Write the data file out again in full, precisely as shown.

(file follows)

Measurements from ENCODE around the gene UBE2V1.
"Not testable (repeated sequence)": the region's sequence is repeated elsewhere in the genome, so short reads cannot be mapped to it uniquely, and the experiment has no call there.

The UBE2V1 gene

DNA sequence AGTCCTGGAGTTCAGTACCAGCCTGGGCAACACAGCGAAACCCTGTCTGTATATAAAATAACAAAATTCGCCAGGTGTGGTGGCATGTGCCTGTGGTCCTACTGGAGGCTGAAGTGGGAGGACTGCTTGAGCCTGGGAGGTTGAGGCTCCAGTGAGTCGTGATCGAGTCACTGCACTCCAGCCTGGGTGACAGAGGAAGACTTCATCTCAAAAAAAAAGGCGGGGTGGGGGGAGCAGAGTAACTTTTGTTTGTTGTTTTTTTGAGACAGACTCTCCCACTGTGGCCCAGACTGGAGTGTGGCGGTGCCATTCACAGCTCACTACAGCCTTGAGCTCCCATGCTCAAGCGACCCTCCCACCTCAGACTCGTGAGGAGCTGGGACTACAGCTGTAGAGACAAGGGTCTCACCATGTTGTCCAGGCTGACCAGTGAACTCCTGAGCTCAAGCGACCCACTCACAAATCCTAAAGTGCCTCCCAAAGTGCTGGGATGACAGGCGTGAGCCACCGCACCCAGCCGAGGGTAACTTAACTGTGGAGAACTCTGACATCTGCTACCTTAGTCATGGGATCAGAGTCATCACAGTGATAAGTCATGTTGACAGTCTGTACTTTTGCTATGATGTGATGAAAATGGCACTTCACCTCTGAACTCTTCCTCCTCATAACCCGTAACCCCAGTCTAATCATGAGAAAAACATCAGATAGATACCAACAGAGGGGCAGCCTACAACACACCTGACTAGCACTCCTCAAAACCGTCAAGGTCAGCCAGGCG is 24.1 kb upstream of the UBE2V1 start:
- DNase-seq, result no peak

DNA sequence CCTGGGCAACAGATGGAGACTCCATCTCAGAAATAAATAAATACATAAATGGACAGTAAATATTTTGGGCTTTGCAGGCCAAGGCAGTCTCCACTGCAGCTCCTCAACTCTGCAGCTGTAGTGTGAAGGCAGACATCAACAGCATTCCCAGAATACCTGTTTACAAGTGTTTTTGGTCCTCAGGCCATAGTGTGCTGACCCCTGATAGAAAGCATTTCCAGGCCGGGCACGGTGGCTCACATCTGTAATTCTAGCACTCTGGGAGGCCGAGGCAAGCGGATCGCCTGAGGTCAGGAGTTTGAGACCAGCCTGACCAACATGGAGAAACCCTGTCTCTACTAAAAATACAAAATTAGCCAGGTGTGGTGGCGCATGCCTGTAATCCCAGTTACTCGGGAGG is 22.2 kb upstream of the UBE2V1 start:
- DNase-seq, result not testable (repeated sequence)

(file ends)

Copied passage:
Measurements from ENCODE around the gene UBE2V1.
"Not testable (repeated sequence)": the region's sequence is repeated elsewhere in the genome, so short reads cannot be mapped to it uniquely, and the experiment has no call there.

The UBE2V1 gene

DNA sequence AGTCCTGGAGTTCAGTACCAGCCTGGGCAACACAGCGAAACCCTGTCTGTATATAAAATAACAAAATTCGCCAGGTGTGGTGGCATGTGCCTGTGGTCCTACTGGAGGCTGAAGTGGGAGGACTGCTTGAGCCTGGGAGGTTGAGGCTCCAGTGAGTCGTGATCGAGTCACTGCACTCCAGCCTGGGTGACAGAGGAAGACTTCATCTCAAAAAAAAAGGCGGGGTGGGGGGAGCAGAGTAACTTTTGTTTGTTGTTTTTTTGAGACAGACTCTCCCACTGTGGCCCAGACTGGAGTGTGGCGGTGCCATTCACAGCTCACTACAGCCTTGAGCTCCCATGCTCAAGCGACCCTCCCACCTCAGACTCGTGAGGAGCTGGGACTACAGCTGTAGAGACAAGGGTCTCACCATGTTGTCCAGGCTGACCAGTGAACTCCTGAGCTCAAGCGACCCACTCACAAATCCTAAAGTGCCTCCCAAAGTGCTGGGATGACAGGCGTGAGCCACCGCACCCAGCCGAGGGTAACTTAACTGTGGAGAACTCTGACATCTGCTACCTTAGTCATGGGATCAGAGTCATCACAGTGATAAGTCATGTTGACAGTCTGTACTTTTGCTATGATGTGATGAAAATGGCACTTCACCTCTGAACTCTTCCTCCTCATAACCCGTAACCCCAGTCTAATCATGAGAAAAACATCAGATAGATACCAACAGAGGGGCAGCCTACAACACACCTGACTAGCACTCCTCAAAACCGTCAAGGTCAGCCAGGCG is 24.1 kb upstream of the UBE2V1 start:
- DNase-seq, result no peak

DNA sequence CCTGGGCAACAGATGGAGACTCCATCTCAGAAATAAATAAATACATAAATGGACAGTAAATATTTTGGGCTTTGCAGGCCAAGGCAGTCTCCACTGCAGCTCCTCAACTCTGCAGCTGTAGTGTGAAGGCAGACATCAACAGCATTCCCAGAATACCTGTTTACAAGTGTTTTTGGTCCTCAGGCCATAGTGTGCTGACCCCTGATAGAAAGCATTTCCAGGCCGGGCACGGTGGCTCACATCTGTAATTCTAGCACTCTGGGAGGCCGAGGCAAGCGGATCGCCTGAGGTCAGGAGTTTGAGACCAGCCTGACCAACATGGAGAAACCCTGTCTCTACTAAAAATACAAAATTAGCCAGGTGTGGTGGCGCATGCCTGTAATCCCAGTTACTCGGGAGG is 22.2 kb upstream of the UBE2V1 start:
- DNase-seq, result not testable (repeated sequence)